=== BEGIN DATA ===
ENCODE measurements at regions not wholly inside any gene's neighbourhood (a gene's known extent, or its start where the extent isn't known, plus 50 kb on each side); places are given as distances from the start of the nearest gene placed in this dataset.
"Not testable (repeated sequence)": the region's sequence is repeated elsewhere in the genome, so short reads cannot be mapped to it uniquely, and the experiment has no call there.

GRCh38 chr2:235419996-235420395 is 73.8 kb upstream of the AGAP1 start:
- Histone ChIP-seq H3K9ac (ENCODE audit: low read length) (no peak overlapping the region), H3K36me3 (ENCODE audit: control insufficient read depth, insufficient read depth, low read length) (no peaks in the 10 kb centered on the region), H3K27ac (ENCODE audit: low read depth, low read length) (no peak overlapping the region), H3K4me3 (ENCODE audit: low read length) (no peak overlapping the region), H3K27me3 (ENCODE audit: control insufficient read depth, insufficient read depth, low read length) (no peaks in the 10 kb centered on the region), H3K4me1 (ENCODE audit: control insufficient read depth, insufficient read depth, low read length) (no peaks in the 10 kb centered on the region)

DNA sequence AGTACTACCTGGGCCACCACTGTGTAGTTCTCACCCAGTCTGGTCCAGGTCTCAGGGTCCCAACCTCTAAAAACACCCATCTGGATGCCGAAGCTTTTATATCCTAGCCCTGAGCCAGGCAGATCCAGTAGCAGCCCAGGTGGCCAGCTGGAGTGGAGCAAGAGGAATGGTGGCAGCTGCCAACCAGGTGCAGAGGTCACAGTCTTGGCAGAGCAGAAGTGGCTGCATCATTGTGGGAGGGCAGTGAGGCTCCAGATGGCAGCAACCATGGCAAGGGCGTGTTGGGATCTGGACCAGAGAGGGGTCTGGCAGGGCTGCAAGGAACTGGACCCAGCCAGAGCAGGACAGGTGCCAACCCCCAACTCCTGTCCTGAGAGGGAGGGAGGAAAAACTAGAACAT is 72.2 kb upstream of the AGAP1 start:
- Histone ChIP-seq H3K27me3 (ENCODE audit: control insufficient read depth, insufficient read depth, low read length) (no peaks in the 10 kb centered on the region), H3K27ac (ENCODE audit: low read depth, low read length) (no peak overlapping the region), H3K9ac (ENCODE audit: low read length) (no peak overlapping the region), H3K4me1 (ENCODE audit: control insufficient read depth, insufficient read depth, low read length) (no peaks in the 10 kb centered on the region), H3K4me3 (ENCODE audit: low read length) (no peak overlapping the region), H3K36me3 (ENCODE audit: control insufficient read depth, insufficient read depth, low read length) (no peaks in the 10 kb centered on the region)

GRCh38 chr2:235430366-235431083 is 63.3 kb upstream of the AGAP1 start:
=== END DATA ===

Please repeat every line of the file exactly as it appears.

ENCODE measurements at regions not wholly inside any gene's neighbourhood (a gene's known extent, or its start where the extent isn't known, plus 50 kb on each side); places are given as distances from the start of the nearest gene placed in this dataset.
"Not testable (repeated sequence)": the region's sequence is repeated elsewhere in the genome, so short reads cannot be mapped to it uniquely, and the experiment has no call there.

GRCh38 chr2:235419996-235420395 is 73.8 kb upstream of the AGAP1 start:
- Histone ChIP-seq H3K9ac (ENCODE audit: low read length) (no peak overlapping the region), H3K36me3 (ENCODE audit: control insufficient read depth, insufficient read depth, low read length) (no peaks in the 10 kb centered on the region), H3K27ac (ENCODE audit: low read depth, low read length) (no peak overlapping the region), H3K4me3 (ENCODE audit: low read length) (no peak overlapping the region), H3K27me3 (ENCODE audit: control insufficient read depth, insufficient read depth, low read length) (no peaks in the 10 kb centered on the region), H3K4me1 (ENCODE audit: control insufficient read depth, insufficient read depth, low read length) (no peaks in the 10 kb centered on the region)

DNA sequence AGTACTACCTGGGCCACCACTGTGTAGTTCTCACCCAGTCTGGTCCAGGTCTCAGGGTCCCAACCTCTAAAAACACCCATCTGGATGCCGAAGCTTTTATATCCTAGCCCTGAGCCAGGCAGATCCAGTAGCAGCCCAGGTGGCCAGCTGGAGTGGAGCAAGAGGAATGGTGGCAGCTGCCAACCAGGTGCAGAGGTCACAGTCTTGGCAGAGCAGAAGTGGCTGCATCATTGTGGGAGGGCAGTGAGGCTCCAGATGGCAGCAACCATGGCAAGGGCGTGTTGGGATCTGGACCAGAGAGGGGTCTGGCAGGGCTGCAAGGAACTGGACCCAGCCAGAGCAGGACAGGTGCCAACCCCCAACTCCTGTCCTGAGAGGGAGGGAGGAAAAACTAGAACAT is 72.2 kb upstream of the AGAP1 start:
- Histone ChIP-seq H3K27me3 (ENCODE audit: control insufficient read depth, insufficient read depth, low read length) (no peaks in the 10 kb centered on the region), H3K27ac (ENCODE audit: low read depth, low read length) (no peak overlapping the region), H3K9ac (ENCODE audit: low read length) (no peak overlapping the region), H3K4me1 (ENCODE audit: control insufficient read depth, insufficient read depth, low read length) (no peaks in the 10 kb centered on the region), H3K4me3 (ENCODE audit: low read length) (no peak overlapping the region), H3K36me3 (ENCODE audit: control insufficient read depth, insufficient read depth, low read length) (no peaks in the 10 kb centered on the region)

GRCh38 chr2:235430366-235431083 is 63.3 kb upstream of the AGAP1 start: